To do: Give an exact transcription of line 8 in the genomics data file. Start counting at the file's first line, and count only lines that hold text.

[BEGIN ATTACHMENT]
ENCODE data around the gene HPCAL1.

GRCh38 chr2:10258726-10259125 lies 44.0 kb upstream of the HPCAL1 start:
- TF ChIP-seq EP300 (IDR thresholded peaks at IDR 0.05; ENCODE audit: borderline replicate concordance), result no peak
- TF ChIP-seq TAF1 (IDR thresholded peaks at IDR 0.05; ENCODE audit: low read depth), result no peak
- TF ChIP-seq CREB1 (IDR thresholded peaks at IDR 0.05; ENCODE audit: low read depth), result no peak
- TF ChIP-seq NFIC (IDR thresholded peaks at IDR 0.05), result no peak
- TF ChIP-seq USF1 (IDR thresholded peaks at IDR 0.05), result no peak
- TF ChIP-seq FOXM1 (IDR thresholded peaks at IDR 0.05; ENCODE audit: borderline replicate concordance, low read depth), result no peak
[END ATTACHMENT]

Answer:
- TF ChIP-seq FOXM1 (IDR thresholded peaks at IDR 0.05; ENCODE audit: borderline replicate concordance, low read depth), result no peak